Reign in Hell
William Diehl
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Get *Reign in Hell* delivered to your door! Reign in Hell
William Diehl
Ballantine Books
437 pages
November 1997
rated 3 of 5 possible stars

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William Diehl brings back Chicago lawyer Martin Vail, point-man from Show of Evil and Primal Fear. Primal Fear was made into a fairly successful movie starring Richard Gere, and it looks like Diehl is trying to score another screenplay deal with Reign in Hell. The plot, however, may prove too complicated, and the cast of significant characters too sprawling, for a strict book-to-screen conversion. That's not to say that the story isn't interesting, for this novel touches on pertinent issues -- militia groups, the conservative far right, and the U.S. government's apparent inability to use its collective common sense in dealing with such groups.

Curled Up With a Good BookOnce a hotshot defense attorney, Martin Vail has made a national name for himself as a hard-nosed state prosecutor. With the media's attention on him for his handling of a case against a trinity of large corporations, Vail catches the eye of the United States Attorney General and of the President himself. What the federal government wants from Vail is his startling prowess in putting together a successful RICO prosecution. The Racketeering Influenced and Corrupt Organizations act is what the government intends to use to bring down an hyper-conservative militia that officials believe is behind the hijacking of a shipment of U.S. military weapons. That impeccably planned highway robbery leaves several soldiers dead and the President justifiably angry. Vail's unswerving respect for the law of the land and a personal request from the President of the United States prove irresistible, and he agrees to pursue a RICO case against the right-wing group responsible -- the Sanctuary.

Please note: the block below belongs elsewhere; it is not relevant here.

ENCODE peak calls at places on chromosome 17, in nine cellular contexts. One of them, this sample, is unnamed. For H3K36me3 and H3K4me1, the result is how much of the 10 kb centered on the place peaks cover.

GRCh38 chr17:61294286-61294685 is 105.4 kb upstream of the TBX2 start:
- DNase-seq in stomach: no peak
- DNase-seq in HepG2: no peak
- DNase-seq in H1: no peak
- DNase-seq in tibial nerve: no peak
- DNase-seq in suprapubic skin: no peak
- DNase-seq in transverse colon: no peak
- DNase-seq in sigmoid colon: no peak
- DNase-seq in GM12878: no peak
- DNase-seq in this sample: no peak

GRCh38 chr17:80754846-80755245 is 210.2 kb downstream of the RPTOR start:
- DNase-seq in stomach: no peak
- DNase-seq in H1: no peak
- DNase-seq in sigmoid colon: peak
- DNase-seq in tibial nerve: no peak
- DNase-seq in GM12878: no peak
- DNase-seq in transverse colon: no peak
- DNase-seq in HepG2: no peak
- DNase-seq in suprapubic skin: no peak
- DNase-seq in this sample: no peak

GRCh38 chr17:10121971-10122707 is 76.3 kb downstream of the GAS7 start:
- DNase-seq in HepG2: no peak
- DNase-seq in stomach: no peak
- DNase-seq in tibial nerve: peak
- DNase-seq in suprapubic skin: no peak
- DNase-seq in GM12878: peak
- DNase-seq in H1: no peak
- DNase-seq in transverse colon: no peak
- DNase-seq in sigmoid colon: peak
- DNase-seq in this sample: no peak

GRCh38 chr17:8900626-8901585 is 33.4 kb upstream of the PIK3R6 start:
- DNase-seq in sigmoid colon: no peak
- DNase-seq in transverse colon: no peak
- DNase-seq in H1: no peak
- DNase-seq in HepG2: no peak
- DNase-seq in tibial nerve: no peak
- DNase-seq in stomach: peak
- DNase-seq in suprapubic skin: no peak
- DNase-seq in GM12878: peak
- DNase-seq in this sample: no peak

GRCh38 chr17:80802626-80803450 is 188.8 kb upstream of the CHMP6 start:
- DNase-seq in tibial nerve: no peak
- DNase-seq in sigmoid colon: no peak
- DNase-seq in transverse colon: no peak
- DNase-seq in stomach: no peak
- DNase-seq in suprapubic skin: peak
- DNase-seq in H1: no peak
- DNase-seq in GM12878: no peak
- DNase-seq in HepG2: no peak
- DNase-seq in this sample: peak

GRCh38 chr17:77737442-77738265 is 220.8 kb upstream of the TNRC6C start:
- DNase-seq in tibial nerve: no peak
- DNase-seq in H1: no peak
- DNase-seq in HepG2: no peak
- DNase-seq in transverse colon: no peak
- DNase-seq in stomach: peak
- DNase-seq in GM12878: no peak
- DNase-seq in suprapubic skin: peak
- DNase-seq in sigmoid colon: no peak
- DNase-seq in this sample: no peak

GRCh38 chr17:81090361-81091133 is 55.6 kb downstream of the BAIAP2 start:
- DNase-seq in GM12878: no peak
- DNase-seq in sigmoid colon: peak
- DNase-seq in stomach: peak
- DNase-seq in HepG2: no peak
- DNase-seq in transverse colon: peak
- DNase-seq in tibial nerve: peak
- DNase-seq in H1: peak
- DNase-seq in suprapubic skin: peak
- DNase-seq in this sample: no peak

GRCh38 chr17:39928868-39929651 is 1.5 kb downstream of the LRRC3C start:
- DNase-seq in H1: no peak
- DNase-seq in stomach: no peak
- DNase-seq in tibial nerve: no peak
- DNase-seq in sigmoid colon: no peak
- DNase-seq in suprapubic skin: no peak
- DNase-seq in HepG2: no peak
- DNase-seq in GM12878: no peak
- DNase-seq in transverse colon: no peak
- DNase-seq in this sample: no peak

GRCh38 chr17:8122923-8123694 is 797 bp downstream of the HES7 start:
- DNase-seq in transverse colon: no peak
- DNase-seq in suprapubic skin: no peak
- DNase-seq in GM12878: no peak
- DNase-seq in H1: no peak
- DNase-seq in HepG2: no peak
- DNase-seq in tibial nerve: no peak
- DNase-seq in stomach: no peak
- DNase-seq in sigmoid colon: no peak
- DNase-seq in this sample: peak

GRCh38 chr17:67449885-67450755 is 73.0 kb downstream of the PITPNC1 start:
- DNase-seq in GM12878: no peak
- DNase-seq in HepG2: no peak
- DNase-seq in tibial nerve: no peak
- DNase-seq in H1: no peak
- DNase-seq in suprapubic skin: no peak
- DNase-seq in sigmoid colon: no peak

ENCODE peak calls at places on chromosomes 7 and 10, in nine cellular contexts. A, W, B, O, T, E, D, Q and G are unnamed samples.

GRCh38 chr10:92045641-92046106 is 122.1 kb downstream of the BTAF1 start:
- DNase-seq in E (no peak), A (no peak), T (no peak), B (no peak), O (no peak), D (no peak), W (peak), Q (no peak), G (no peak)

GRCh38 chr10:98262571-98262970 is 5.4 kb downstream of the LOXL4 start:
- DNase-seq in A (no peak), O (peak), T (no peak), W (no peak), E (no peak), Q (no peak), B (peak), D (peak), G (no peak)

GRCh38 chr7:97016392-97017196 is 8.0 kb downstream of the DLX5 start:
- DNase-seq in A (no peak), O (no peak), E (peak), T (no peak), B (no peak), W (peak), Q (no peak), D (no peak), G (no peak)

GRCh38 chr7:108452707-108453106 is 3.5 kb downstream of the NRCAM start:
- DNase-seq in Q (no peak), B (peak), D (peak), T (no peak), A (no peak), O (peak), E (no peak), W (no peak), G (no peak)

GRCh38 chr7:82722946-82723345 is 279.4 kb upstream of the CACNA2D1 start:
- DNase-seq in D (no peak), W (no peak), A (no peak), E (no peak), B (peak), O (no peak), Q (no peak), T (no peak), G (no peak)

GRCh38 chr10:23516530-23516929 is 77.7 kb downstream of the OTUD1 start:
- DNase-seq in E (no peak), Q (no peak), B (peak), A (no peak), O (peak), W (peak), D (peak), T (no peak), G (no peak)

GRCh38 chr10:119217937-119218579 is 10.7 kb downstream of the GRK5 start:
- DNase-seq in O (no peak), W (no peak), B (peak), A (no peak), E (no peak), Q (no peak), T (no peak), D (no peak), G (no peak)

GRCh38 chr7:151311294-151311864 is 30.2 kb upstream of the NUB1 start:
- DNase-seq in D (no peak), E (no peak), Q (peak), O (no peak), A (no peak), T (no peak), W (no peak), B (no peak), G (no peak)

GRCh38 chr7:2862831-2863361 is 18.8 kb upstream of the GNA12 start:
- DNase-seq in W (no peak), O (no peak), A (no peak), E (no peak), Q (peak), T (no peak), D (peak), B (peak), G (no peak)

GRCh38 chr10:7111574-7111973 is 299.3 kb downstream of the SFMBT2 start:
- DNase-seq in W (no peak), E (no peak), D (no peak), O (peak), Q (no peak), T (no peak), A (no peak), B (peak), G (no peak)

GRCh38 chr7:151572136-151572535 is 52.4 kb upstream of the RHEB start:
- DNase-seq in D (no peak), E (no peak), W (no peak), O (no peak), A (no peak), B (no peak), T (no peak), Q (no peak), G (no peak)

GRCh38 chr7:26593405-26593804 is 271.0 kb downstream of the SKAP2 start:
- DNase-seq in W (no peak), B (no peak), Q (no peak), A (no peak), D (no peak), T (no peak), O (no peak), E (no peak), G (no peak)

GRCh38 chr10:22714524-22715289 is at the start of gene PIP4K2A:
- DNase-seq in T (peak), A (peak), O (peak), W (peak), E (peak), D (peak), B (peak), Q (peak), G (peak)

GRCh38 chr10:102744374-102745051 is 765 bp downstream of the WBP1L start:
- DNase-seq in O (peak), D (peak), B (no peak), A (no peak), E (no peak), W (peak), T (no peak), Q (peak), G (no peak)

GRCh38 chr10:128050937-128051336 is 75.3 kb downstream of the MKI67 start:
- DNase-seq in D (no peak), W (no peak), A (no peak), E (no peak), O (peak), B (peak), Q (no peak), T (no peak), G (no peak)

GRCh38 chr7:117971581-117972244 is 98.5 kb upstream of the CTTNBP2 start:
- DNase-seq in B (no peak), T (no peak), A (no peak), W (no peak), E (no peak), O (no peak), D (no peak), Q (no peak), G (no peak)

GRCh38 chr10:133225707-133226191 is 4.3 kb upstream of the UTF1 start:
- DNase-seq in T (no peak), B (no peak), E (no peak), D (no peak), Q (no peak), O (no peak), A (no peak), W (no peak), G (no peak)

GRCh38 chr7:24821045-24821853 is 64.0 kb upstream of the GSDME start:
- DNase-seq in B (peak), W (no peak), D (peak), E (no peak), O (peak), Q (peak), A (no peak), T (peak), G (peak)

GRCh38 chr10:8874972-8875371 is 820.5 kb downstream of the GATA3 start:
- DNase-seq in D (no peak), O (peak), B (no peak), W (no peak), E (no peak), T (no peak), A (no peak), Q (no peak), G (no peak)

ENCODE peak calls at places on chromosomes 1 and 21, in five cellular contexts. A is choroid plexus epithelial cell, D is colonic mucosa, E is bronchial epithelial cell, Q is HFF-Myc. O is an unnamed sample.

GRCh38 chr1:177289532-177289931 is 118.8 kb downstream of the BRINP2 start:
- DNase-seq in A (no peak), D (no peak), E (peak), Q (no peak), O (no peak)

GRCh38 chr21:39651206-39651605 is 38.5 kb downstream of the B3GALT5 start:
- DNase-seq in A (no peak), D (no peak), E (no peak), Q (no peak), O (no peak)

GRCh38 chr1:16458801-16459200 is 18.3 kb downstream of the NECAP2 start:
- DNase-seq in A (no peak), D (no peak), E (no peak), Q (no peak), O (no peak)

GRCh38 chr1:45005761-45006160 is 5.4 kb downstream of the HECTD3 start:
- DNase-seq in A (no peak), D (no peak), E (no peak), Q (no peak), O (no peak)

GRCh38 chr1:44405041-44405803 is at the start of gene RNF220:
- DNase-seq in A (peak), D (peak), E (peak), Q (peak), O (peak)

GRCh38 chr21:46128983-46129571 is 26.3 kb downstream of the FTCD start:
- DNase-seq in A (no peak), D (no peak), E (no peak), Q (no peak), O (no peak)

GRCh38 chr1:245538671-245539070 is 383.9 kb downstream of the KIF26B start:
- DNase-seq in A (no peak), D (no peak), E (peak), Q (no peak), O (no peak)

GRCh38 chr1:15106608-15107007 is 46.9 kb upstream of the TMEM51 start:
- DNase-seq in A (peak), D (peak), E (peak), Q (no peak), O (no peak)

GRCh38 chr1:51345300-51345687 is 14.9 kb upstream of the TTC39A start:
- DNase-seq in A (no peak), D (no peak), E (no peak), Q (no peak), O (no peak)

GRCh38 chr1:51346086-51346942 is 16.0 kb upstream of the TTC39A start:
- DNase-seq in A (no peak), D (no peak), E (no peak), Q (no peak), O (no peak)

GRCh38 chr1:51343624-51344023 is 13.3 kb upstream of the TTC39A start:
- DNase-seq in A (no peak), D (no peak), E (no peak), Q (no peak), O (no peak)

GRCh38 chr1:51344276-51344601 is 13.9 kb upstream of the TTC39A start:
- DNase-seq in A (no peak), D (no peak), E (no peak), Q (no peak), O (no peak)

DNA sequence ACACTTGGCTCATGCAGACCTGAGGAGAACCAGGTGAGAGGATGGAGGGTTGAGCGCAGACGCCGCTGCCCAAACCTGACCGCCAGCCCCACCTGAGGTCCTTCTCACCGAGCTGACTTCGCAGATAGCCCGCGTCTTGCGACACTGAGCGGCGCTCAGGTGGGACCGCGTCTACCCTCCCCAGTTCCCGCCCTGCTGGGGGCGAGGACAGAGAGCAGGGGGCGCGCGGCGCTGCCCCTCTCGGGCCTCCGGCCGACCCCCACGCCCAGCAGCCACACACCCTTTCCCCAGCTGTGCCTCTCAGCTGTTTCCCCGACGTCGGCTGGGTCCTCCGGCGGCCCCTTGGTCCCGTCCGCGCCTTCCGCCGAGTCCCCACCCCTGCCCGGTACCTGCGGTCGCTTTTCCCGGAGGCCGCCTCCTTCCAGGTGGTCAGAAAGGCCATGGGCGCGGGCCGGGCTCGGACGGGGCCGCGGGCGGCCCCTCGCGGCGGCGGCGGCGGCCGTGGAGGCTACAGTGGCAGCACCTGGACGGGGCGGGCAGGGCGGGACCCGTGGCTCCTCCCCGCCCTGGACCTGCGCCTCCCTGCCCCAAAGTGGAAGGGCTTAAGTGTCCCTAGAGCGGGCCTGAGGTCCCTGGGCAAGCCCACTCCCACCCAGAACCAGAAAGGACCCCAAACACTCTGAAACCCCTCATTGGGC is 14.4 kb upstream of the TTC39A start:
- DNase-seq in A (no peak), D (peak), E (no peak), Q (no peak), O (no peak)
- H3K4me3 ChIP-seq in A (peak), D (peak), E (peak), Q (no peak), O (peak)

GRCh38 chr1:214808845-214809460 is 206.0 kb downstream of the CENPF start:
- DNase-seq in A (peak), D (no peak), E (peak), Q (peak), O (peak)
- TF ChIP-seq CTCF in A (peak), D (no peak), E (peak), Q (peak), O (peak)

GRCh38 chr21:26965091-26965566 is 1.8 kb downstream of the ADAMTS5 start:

Leading the Sanctuary is a retired soldier named Engstrom, a contemporary of the war-hero President. Unlike the President, however, Engstrom served in deep black ops in the military, so his record is top secret, his contribution to U.S. military actions unheralded. Understandably embittered, Engstrom bears a personal grudge as well as his metaphorical banner of moral and religious rectitude. Engstrom genuinely believes that the coming millenium will usher in the Armageddon, and that his followers will rise up to wreak God's vengeance on the corrupt government. Engstrom's mouthpiece is the charismatic and mysterious Brother Transgressor, a shadowy charlatan with his own malign agenda.

Gathering around him his acclaimed Wild Bunch of aggressive young lawyers, Vail begins to build a case against the Sanctuary. The President has given Vail a mere eighteen months to bring Engstrom's group down, a scant year and a half to construct one of the most difficult legal cases to build. Engstrom's group responds to the pressure by escalating maneuvers and training, and that Vail will ultimately have far less than eighteen months to make a successful RICO case becomes quickly apparent. As the stakes grow ever higher, Vail's task becomes a deadly race against time, egos, and thoughtless betrayal. In trying to avoid another Waco or Ruby Ridge, the government leaders may well bring about the very disaster they most fear.

Reign in Hell reads much like a screenplay; the exposition and description are pared down nearly to spare stage-directions. The complex storyline is paced well for a sense of action, but the characters never flesh out beyond the second dimension. So little of Vail's backstory is given that those who haven't read at least one other Martin Vail novel will have difficulty developing real sympathy for the man, much less discovering anything beyond what his vague declarations reveal of his character. Reign in Hell delivers on intrigue, legal procedurals and political and governmental games. If you're not concerned with full characterization or meaningful character change, what it delivers should be enough.

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